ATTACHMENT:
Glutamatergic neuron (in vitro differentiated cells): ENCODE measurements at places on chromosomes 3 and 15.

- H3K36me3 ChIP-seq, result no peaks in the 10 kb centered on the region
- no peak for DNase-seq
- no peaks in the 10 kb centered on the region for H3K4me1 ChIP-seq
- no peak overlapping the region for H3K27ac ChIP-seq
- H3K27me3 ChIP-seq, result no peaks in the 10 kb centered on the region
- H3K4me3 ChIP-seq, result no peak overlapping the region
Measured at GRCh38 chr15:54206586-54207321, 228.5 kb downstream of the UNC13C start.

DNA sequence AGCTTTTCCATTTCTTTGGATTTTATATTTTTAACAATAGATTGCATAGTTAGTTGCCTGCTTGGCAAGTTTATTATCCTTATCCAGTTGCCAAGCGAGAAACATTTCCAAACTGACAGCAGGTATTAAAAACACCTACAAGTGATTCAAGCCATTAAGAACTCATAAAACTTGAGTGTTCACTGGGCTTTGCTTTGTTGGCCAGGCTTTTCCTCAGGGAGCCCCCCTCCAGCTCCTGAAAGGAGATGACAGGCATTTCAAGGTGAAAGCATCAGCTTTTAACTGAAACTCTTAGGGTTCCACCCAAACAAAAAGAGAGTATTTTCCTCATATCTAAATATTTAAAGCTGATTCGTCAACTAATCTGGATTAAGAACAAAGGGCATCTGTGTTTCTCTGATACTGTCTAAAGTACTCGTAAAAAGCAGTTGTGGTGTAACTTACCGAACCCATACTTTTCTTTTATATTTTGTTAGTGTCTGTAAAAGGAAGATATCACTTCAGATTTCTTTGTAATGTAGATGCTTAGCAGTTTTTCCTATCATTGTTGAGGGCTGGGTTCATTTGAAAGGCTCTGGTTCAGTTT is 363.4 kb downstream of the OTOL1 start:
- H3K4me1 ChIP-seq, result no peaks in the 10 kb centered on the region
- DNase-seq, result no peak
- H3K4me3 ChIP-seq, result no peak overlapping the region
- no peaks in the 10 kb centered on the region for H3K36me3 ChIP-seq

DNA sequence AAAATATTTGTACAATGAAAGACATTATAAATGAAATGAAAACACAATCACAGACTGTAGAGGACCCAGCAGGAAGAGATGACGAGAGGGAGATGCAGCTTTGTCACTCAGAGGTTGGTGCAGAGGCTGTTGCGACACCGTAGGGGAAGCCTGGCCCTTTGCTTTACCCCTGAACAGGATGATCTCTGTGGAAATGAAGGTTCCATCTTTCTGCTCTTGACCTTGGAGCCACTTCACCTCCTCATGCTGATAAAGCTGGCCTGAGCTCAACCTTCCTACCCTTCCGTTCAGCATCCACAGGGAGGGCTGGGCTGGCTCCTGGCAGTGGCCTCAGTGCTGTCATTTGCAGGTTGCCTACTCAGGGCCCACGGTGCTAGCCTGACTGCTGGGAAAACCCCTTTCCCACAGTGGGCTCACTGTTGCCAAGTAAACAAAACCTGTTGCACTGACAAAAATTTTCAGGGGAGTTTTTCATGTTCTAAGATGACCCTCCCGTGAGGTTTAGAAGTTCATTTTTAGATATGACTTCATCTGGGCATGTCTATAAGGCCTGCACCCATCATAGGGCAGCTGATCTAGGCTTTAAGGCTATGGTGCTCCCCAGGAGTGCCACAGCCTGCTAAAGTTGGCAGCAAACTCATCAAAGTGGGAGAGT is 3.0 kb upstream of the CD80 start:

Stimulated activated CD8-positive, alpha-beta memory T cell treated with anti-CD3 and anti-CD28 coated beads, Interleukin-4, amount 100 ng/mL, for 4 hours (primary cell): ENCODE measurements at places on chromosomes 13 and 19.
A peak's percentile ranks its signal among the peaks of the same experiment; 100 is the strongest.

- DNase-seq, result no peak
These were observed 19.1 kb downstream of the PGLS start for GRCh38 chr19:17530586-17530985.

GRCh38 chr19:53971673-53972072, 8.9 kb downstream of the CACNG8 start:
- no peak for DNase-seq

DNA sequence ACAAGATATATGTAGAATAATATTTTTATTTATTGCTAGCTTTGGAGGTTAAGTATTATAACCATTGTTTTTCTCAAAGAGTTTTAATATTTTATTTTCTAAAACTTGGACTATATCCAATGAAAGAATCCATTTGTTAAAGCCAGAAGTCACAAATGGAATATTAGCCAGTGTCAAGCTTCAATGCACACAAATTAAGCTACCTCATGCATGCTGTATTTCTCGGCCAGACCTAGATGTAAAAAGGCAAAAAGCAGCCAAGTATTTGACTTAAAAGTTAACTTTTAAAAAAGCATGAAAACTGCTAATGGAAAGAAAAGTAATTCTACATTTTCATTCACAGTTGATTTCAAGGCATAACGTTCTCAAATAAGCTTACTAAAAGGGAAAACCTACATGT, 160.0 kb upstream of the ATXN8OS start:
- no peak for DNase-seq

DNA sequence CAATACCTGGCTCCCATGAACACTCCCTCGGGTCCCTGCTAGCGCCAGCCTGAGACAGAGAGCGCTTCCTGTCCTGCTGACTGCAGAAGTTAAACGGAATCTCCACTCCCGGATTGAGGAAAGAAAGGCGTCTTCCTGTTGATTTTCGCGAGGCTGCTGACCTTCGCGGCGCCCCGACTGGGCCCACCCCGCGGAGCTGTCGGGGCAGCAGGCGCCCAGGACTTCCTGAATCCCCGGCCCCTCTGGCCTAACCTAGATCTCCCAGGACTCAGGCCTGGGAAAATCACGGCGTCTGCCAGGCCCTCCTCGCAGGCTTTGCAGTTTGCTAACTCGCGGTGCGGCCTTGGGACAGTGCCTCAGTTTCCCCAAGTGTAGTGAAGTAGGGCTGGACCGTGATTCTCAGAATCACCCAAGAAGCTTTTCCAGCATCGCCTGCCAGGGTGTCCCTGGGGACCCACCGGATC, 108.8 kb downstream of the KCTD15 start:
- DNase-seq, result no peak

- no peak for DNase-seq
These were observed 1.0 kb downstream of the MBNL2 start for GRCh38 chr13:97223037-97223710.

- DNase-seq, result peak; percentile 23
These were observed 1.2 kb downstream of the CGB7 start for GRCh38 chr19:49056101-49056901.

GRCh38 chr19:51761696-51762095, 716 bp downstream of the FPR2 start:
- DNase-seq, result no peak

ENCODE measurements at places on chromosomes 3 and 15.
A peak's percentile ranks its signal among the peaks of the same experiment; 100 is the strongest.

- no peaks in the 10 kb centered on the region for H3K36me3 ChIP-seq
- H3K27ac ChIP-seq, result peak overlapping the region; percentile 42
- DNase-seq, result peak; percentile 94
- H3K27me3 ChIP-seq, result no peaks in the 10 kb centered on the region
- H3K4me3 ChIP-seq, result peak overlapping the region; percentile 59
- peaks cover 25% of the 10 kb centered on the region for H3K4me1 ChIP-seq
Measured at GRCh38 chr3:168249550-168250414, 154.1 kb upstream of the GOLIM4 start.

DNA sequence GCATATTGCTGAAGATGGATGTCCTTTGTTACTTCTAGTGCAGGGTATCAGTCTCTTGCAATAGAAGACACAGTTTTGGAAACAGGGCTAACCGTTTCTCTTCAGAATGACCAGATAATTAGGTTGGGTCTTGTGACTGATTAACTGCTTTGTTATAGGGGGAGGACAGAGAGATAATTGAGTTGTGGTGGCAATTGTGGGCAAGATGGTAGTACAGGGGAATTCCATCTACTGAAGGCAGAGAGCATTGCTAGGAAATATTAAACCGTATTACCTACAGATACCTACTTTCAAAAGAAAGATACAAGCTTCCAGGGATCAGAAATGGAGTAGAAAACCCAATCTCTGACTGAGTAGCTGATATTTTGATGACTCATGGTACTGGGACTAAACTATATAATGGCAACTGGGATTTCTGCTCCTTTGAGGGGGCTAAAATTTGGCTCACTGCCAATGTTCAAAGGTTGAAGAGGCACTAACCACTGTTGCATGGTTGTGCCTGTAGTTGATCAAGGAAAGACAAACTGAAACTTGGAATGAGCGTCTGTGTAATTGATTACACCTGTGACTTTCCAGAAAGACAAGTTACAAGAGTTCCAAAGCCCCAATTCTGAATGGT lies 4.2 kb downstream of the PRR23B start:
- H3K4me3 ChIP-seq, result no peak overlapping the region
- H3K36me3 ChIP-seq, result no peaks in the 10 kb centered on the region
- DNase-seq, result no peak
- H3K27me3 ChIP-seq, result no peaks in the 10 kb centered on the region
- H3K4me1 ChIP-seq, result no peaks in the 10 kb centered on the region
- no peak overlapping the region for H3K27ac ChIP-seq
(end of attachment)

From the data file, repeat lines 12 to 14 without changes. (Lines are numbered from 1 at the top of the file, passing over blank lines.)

- H3K4me3 ChIP-seq, result no peak overlapping the region
- no peaks in the 10 kb centered on the region for H3K36me3 ChIP-seq

DNA sequence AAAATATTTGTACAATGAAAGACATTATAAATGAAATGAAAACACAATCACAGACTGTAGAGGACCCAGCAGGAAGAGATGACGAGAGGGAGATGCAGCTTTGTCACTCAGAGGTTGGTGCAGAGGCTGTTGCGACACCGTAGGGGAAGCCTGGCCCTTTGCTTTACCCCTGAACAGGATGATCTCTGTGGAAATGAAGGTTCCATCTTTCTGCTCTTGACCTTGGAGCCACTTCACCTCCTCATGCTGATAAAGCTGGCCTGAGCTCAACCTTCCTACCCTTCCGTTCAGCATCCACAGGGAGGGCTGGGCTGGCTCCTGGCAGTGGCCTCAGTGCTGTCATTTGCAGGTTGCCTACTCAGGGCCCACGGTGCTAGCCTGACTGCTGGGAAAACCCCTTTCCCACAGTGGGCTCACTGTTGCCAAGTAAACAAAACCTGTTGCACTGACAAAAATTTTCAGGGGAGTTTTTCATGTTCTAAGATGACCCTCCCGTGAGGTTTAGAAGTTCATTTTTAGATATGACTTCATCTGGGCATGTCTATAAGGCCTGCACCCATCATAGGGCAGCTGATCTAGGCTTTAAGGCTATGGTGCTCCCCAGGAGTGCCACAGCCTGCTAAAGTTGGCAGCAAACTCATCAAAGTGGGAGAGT is 3.0 kb upstream of the CD80 start: